Parsons gets his own header here. I think this organization views Parsons as an integral piece to their future. I believe they feel as if he's player that they can build around. Up until a week ago the question was primarily about whether Parsons would opt out of his contract after the season. There is sure to be silly money in free agency this year. So, the theory went that Parsons would opt out, but remain in Dallas, because the Mavs could offer him the maximum over four years. Now, that underscores Parsons' value to the Mavs. But does it represent how Parsons values his future? Parsons went all-in on helping the franchise try to lure DeAndre Jordan to Dallas and came up snake eyes. It was his first true foray into recruiting a big-time free agent and it went off the rails (more on why the Mavericks keep failing in recruiting in just a minute). Did that sour Parsons on staying in Dallas? You ask him the question, or something in that vein, and he professes his happiness in Dallas. But you never know. Our Mike Fisher asked Mavs GM Donnie Nelson the question, and you can read Fish's exclusive conversation with Nelson right here.
Now, with the injury, the complexion changes and the questions become more abundant. Will Parsons surgery mean he's done for the year? (Yes, the Mavs announced that fact on Friday.) Will Parsons opt out regardless? Will he play out the final year of his contract instead? After two knee injuries and (potentially two) surgeries in 12 months, how do the Mavs view Parsons' future in Dallas? How do other potential free-agent teammates view Parsons' future in Dallas? These are not the questions franchises like swirling around their star players when there are impact free agents they're trying to sign. If you don't believe Parsons' injury will impact what this team can do this summer then you're kidding yourself. It matters, especially if the Mavs are trying to sell free agents on a future with Parsons in it.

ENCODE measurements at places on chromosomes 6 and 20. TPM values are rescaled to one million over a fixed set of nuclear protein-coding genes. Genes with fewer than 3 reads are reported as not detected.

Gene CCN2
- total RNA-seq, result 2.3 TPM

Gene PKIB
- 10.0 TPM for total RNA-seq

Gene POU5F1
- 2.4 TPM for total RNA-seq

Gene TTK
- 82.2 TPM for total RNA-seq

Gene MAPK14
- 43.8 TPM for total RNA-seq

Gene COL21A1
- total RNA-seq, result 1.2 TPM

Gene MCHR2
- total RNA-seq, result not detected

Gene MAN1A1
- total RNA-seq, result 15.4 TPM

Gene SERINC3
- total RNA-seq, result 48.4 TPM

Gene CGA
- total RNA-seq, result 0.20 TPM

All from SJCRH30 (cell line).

Yes, we think we have the $93.8-million answer to these questions. But the knee injury muddies the matter.
Finally, free agency. The Mavs are backed in a corner. They've haven't done a good job of drafting and developing talent the last 15 years and that's the truth. Cuban admits he's been in "win it now" mode for a long time and when you're in that mode you sacrifice the future for the present. Eventually the future arrives, and that will likely be the day Dirk retires.
Because the Mavs have struck out in the draft, they’re stuck trying to lure any free agent they can to Dallas, big fish or otherwise. Now, there are some great things about Dallas. Cuban will do whatever it takes to win. The organization is first-class in every way. The fans are great. The AAC is a great venue. The standard of living and the lack of state income tax is a real selling point if you're thinking about what to do with your money.